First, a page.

The most recent patient achieved FIX levels of between 8 and 12 percent of normal during the eight weeks after gene transfer and did not have protein prophylaxis even though he was training for a marathon, the researchers reported. He also had transient elevation of liver enzymes, although they did not reach the upper limit of normal.
Hemophilia has been known through history, but the first case of hemophilia owing to FIX deficiency was reported in 1952 and was dubbed Christmas disease after the patient, 10 year-old Stephen Christmas.
The study is "important for both a subtle and obvious reason," according to Dr. Thomas DeLoughery of the Oregon Health & Science University in Portland, Ore. The subtle reason is that the study shows that factor levels of only a few percent of normal can prevent spontaneous bleeding, he wrote in an email to ABC News and MedPage Today.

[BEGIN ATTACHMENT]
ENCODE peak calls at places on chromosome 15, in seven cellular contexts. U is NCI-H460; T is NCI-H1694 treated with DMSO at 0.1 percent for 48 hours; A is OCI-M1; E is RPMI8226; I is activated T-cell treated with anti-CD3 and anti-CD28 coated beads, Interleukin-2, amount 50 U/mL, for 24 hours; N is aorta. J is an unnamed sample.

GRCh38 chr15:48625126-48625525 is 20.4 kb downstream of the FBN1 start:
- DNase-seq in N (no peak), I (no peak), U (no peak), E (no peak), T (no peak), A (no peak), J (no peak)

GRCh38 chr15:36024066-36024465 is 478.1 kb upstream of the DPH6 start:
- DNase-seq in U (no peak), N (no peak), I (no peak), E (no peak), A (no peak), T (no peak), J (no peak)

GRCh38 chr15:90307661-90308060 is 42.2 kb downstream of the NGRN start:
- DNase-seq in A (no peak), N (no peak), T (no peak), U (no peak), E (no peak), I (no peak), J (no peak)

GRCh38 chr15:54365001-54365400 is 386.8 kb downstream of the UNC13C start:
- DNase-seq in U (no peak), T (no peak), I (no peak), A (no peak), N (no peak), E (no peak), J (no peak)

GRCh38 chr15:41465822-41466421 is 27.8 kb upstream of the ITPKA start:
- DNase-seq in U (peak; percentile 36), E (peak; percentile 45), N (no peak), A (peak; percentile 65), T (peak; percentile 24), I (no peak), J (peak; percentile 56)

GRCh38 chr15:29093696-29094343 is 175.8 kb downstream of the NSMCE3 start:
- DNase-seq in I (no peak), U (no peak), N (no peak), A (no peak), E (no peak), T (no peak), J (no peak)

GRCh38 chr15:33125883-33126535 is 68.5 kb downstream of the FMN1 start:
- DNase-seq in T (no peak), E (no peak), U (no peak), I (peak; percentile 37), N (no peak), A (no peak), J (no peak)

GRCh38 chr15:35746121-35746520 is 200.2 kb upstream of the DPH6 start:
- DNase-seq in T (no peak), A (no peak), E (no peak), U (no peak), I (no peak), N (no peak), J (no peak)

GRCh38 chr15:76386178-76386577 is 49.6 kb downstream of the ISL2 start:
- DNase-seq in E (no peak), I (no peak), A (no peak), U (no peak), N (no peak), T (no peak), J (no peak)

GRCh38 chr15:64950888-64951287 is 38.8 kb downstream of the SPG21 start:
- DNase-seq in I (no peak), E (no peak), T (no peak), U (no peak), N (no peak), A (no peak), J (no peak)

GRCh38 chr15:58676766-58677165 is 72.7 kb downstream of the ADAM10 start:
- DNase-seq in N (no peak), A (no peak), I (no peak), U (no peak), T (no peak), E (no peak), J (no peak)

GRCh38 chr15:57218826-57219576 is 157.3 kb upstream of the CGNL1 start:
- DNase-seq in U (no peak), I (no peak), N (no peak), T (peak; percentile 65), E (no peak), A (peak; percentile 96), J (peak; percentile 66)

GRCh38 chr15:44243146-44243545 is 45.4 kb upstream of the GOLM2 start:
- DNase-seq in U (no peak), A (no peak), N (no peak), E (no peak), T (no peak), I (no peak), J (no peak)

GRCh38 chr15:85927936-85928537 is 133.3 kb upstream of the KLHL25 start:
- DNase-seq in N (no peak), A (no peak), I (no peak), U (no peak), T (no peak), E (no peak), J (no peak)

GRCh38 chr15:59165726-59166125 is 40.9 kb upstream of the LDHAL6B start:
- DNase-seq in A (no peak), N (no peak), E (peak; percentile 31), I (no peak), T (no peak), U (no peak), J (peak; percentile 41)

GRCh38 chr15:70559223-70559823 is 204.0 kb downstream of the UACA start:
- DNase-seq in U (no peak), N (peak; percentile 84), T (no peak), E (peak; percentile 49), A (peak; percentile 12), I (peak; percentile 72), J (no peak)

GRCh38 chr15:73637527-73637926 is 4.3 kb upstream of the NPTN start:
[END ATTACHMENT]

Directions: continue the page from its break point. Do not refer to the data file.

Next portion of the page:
"This therapy will greatly improve the lives of patients with hemophilia by reducing the numbers of bleeds and need for therapy," he said, although there will still be a need for the protein in cases of trauma or surgery. More obvious is that hemophilia therapy is very expensive, and this may reduce costs. "Some patients will need up to a million dollars' worth of factor to prevent bleeding, so this reduction in factor use should translate into cost savings," DeLoughery said. "This is a game changer."